Jim Bisognani: It’s Back to the Future for This Collector
Posted on 10/29/2020
As the unforgettable and life-changing year of 2020 rapidly comes to a welcome close, I had the chance to strike up a very interesting conversation with a fellow coindexter named James. Amazingly, this gent recently reconnected with the numismatic world after over half a century away from the hobby. This led me to stop and imagine if I were a Rip Van Winkle of sorts and hadn’t been involved with coins since around 1965.
What would the collecting landscape look like today? As I shed my cocoon of slumber, how would I interpret and embrace the new normal in the coin business?
To put things in perspective, James S. from the Great Lone Star State gave up the hobby the year after 90% silver ceased to be a mainstay for everything from the dime to the half dollar. In 1965 silver dollars (that’s Morgan and Peace Dollars, my friends) were still readily available at near face value.
Waking to a new age of coins
If I were to suddenly come out of a coma (the Mrs. often accuses me of already being in one), I would wonder, among many other things, what had happened to numismatics. Not only would I be flabbergasted to find online documentation of coins selling in excess of more than a million dollars several times a year, but I would be shocked to see so many coins in new-world, sonically-sealed holders.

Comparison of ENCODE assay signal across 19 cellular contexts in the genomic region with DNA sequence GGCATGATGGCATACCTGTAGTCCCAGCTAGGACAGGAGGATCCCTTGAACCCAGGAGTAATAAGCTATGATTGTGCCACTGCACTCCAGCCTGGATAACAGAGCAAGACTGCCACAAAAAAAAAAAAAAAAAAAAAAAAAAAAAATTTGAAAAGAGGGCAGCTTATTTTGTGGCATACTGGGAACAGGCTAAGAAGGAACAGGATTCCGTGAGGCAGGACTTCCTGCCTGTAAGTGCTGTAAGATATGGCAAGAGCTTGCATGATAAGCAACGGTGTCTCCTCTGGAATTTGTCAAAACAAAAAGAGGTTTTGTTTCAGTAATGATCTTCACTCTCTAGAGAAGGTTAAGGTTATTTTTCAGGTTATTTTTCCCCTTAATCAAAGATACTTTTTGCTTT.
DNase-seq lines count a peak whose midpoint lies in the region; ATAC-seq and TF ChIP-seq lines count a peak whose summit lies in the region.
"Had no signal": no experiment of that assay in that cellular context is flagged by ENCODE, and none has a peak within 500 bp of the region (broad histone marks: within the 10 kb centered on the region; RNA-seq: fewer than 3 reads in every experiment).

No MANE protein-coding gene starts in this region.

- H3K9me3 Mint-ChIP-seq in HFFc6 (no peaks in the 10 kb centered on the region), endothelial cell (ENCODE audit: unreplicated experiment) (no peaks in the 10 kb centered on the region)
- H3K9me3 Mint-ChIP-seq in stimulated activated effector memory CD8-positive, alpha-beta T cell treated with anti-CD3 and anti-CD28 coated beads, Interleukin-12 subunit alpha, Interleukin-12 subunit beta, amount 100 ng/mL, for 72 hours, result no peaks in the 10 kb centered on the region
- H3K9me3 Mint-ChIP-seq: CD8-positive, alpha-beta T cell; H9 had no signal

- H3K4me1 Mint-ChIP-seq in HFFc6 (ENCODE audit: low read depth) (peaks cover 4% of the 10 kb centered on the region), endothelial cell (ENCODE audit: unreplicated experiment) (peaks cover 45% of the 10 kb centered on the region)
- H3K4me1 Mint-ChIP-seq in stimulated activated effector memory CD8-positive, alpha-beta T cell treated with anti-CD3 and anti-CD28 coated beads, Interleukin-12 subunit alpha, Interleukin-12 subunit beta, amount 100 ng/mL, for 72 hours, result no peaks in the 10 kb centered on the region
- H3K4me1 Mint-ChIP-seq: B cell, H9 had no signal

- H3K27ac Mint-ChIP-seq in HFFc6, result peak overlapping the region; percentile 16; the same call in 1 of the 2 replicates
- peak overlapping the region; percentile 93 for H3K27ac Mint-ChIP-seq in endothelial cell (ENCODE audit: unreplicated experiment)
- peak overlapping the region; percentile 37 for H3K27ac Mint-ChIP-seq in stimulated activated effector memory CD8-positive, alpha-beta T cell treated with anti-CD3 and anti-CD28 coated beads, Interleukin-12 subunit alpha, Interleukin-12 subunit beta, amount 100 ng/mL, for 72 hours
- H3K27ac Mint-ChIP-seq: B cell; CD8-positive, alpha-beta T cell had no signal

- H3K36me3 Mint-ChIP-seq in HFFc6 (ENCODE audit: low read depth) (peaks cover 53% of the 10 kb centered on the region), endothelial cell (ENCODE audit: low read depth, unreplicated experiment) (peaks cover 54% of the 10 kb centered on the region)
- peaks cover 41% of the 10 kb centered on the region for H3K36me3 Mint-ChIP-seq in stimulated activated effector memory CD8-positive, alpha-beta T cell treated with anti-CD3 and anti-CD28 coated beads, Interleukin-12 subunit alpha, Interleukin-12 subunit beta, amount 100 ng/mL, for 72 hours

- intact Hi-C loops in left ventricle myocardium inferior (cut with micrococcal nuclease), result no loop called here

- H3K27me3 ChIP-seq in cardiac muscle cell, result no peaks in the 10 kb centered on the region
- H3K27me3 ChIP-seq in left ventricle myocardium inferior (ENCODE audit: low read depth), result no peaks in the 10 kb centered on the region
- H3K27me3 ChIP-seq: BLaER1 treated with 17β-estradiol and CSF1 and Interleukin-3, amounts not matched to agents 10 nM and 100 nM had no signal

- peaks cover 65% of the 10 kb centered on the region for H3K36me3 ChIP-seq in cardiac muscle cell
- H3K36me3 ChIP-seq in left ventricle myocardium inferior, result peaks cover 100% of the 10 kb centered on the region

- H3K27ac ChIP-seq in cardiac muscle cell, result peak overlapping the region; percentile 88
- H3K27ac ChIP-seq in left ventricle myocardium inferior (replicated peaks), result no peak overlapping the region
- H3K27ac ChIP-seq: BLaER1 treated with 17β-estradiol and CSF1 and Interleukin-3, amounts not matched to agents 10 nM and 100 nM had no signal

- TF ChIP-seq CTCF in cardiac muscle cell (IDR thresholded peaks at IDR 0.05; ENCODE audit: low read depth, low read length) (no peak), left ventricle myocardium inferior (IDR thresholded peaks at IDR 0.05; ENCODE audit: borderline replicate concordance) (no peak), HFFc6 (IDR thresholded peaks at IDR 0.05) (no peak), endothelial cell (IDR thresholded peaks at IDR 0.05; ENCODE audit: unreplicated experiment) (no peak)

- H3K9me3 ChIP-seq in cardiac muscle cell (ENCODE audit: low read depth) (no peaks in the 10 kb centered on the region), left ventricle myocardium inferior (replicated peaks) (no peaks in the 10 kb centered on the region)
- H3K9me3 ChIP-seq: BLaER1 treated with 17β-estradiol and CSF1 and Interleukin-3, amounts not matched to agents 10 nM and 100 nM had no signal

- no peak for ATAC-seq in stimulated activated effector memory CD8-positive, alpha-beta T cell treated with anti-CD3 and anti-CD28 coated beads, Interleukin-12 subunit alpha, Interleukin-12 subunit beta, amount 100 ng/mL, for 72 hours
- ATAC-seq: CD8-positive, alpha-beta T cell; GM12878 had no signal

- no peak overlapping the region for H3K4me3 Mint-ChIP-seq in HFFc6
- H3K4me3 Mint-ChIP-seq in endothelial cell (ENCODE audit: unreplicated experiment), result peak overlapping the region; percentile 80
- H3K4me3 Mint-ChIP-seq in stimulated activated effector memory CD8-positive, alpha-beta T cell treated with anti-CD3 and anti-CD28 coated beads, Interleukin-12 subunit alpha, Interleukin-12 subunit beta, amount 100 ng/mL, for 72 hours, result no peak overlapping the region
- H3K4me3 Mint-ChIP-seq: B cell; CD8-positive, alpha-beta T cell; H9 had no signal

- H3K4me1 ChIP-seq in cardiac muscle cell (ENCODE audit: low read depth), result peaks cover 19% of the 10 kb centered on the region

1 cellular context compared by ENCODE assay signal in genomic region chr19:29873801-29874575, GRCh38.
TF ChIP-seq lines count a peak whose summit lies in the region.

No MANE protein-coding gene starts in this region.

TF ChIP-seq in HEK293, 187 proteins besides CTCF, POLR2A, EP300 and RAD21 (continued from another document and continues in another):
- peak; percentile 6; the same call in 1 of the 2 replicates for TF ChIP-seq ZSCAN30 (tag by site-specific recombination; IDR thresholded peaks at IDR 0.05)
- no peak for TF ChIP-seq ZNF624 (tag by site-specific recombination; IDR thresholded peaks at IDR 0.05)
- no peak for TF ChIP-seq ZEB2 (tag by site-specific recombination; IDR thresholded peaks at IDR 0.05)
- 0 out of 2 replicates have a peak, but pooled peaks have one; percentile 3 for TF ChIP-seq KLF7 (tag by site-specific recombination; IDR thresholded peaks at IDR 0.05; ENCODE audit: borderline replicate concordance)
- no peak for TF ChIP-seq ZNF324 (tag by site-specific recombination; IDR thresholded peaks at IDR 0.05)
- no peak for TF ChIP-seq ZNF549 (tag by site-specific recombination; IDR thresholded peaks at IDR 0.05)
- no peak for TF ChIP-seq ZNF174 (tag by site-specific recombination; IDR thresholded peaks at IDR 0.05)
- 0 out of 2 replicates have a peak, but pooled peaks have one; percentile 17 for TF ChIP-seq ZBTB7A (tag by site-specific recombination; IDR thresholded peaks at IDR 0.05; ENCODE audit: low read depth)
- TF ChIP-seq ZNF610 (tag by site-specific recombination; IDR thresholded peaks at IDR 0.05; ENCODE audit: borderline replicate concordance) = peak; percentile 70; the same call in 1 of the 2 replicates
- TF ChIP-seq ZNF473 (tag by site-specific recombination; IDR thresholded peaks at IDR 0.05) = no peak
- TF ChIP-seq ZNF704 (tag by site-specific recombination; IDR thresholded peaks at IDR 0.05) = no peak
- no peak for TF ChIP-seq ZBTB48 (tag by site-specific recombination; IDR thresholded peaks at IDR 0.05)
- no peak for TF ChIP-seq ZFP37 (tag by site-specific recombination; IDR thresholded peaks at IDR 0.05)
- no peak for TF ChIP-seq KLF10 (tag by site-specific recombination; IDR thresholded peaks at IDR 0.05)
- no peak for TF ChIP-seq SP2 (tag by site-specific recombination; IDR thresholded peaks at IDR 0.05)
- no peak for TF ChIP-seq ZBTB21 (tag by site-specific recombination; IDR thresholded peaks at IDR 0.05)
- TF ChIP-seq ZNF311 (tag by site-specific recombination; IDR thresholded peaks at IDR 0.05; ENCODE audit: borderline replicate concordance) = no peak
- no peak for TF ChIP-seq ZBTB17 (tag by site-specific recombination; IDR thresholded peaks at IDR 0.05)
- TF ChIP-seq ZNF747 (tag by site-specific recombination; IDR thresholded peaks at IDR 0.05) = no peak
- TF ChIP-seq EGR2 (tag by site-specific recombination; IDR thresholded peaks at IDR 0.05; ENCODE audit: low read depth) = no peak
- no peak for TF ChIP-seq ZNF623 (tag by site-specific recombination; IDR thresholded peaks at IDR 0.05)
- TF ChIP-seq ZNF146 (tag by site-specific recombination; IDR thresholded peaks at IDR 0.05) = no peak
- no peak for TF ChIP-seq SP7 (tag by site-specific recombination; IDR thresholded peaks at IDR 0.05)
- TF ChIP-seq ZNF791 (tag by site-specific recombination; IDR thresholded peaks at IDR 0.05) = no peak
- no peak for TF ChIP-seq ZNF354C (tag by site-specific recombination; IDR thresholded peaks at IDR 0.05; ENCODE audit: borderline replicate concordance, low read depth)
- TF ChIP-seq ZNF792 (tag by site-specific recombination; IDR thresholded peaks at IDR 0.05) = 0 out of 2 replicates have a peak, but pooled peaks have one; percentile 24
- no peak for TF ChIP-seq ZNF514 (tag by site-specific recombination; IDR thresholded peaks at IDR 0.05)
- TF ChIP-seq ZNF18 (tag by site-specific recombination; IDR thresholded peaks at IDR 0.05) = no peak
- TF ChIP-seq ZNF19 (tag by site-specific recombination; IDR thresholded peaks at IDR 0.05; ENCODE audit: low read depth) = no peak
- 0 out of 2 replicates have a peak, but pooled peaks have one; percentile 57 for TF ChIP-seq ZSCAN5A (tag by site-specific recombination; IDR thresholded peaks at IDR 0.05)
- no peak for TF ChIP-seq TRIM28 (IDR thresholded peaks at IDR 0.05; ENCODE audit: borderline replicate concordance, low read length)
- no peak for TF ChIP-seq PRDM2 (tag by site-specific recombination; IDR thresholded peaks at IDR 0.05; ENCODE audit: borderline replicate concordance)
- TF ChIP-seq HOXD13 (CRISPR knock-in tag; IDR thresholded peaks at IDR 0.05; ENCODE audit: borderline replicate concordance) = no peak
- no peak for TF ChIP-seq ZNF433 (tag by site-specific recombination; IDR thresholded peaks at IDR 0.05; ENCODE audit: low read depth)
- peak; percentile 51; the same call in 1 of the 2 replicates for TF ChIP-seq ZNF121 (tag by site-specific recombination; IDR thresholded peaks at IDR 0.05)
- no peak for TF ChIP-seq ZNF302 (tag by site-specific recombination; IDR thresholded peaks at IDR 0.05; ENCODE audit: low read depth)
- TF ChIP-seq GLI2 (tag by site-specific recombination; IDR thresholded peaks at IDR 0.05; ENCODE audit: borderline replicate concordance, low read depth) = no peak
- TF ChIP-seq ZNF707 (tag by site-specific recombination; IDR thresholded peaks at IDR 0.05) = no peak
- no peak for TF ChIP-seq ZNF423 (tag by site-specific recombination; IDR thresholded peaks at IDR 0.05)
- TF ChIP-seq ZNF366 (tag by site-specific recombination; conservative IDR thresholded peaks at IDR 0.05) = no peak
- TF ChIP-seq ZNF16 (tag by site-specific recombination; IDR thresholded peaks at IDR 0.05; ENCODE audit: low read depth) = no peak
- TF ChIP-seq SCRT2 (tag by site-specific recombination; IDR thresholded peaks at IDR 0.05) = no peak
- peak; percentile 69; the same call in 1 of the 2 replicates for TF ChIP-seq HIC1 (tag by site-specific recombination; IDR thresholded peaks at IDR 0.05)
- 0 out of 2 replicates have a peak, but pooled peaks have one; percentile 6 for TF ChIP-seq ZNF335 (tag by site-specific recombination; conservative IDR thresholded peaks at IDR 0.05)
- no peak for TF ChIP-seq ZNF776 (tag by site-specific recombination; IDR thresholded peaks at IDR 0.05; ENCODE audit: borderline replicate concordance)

My fellow brethren that are in the know tell me these are third-party grading holders. Dealers buy and sell coins like this sight unseen on electronic trading networks. Registry sets are a passion. Dealers and collectors can still attend major floor auctions, but they are also broadcast live to prospective bidders and enthusiasts around the globe!
Online auctions are the mainstay now, primarily due to the Covid-19 pandemic, and the only regular trading source of acquiring new coins for my collection.
With high-resolution imagery, I can virtually touch my potential purchase through my HD computer monitor. What a War of the Worlds-eerie feeling! Have otherworldly beings infiltrated my hobby?